Jessica Alonso, Youth Empowerment Coordinator, said, “It is such a huge milestone for this piece of state legislation being introduced in order to make Sojourner Truth Day an official commemorative day across all of New York State. It feels so good to know that this state – her birth place and the place where she fought for freedom for so many years – could forever have a day for honoring and celebrating the one and only Sojourner Truth. She is a groundbreaking local, state and national hero, so this day is more than appropriate, and in fact, is long overdue. This day can serve New York State’s residents in so many ways; it should be a day for solidarity and community, a day for honoring the countless Black Females that have fought for freedom and justice, and made strides for generations to come, a day for lifting up and being more supportive to our neighbors and to the local activists that are currently fighting to make strides against injustice and systemic oppressions, and of course for giving thanks for all your blessings. We are grateful that the Sojourner Truth Day initiative has been successful up to this point, and we plan to continue pushing until she officially has a state-wide day in New York.“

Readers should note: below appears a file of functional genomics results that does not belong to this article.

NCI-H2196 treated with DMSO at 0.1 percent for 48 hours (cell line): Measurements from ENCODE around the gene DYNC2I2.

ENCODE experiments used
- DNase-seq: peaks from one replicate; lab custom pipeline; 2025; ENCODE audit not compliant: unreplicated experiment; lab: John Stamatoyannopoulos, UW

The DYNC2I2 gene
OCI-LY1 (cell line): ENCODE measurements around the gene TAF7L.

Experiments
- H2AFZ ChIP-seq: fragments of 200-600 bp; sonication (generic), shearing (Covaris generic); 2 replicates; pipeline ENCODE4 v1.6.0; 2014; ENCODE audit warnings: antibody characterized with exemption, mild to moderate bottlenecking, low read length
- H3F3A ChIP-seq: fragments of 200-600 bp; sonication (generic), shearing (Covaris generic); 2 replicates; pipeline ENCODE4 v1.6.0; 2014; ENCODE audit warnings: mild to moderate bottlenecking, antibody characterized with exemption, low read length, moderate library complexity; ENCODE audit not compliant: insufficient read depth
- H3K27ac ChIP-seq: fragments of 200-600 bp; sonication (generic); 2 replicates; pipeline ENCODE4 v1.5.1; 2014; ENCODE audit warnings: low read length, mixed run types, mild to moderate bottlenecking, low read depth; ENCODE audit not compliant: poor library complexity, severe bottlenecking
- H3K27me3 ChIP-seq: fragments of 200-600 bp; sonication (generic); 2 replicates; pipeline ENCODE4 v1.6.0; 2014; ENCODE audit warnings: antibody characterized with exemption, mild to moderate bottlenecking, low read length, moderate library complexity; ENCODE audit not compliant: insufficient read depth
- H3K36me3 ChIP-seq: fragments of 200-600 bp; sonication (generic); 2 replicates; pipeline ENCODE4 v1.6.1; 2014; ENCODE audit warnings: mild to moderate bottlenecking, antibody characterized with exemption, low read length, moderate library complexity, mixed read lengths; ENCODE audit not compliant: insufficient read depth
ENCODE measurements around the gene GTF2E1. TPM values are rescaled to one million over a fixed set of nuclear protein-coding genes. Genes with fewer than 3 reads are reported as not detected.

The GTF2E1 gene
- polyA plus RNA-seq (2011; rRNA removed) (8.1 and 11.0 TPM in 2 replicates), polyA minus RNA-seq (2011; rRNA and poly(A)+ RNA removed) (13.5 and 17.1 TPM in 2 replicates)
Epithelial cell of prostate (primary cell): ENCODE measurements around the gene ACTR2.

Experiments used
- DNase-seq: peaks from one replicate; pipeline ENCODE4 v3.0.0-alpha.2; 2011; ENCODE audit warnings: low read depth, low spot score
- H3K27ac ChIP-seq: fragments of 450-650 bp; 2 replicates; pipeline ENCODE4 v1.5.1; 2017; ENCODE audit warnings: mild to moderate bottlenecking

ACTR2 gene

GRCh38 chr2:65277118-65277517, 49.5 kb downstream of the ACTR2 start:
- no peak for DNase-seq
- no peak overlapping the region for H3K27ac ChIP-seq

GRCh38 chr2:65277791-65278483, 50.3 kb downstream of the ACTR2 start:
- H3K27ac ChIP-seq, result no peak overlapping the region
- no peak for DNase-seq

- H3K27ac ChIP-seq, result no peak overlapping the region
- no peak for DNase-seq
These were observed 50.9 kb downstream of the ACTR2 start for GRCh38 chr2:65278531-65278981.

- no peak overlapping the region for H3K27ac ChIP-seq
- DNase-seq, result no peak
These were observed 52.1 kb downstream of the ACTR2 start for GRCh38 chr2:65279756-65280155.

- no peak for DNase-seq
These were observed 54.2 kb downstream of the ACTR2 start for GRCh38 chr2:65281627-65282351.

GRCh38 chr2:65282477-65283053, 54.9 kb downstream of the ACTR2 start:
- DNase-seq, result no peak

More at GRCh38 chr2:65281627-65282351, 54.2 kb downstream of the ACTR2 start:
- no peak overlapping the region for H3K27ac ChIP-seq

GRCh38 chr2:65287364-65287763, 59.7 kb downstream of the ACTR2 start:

Briana Gary, Youth Empowerment Coordinator, said, “Having a statewide Sojourner Truth Day would be an amazing accomplishment. She was a prolific speaker, abolitionist, and women’s rights activist and I think it’s very important that more people recognize her and everything she did. Her ability to prevail against many hardships and barriers is beyond inspiring. It would be completely unjust to let her accomplishments go unheard of. She is more than deserving of a day of recognition. I hope this leads to more youth-led initiatives to honor historical figures.”